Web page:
Lal Ghat, on the eastern shore of Lake Pichola, is a maze of alleys and lanes sprawling through a sea of crème-colored cubic houses. Inside traffic can be mad: scooters, motor-rickshaws, cows, pedestrians and even cars try to make their way through the labyrinth. Pedestrians are at the low end of the pecking order and constantly frightened by scooters cutting by within an inch and blowing their deafening horns.
Nevertheless it is here, in Lal Ghat, where all tourists congregate. Here is everything they have come for: the lake surrounded by high hills, with its picturesque man-made islands, the Jagdish Temple and last but not least the City Palace, all within walking distance. Such a scenario needs lodgings, tourist-orientated eateries and shops. Countless signs promote the highest rooftop restaurant, recommended by the Lonely Planet goes without saying. Ads drawing attention to Ayurveda Spas, Henna painting, tailors, miniature paintings and what not complete this travellers’ epicenter. Of course this is also where we settled, in the fabulous Jagat Miswa Palace, right on the lake. Only when we visited Monsoon Palace one afternoon, high up on a mountaintop, we realized that “our” neighborhood was the most densely populated of all Udaipur.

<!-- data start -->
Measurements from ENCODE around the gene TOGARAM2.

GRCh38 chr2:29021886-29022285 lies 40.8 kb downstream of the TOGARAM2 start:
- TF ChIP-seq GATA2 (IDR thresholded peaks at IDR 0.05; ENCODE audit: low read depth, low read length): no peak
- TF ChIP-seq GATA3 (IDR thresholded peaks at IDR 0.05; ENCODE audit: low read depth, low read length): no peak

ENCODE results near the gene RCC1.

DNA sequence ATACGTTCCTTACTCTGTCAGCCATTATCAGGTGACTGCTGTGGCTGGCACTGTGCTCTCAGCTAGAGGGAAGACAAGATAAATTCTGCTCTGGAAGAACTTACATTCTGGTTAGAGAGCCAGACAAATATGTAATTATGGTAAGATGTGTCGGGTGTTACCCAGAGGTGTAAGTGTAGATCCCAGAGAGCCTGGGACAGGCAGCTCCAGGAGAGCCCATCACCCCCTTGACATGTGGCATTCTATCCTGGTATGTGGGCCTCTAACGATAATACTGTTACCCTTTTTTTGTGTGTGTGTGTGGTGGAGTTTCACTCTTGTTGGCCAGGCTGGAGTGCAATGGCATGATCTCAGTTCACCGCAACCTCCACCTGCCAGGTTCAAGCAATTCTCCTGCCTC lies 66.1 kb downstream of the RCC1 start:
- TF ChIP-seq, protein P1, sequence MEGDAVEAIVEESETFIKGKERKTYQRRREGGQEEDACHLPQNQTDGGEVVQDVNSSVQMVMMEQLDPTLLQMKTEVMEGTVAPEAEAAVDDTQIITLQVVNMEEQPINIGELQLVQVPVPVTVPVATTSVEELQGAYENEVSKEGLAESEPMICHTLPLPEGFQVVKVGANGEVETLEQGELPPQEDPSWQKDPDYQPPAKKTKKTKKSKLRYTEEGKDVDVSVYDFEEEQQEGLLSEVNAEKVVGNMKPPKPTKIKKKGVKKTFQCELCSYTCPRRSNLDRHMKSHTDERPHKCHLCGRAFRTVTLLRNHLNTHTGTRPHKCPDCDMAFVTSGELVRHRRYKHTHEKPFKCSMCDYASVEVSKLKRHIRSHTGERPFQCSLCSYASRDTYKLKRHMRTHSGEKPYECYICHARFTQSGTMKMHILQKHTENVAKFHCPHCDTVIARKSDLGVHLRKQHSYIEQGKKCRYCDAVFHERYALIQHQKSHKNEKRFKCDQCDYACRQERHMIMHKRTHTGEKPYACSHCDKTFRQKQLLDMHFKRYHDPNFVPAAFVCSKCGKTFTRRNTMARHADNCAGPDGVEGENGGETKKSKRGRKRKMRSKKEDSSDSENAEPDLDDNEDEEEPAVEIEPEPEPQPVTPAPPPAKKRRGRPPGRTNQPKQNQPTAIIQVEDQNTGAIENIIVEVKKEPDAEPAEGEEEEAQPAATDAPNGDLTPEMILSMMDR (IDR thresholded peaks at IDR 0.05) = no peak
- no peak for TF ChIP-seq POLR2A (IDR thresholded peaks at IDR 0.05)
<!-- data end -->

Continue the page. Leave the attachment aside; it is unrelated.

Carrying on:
To discover and appreciate Udaipur’s real beauty, you need to move out onto the lake. Only the view from the water does justice to the huge palace with its innumerable copulas, towers and balconies and the light-brown Havelis, some restored, others crumbling. In former days, those were the residences of nobles and wealthy merchants. We did so in one of the many small boats that cruise tourists around. Departing at 06:00 pm was almost too late for some decent photo shooting: the sun set right after we left.
Lovers of James bond movies from the 1980s may have sighed when the man himself bewitched ladies in the most picturesque settings, in a luxury hotel in the middle of a lake. Probably very, very few were aware that all this happened on an island in Lake Pichola, in southern Rajasthan. The Taj Palace Hotel, a top-notch hotel, was chosen to be the backdrop for the film Octopussy. What centuries ago was the modest home of a Maharana, now covers the entire island and is off-limit to non-guests.
For us on the “mainland”, the vital point in Lal Ghat was Jagdish Temple: no matter where you walk, you always return to the steep stairs leading up to the temple grounds. Outside was chaos, traffic fighting its way, beggars, ladies selling flower garlands, and worshippers parking their motorbikes in the midst of this mad house. Inside was meditative, but not quiet. Ladies were sitting in a circle singing, taking their turn dancing. The few men present were providing the music by playing the drums.
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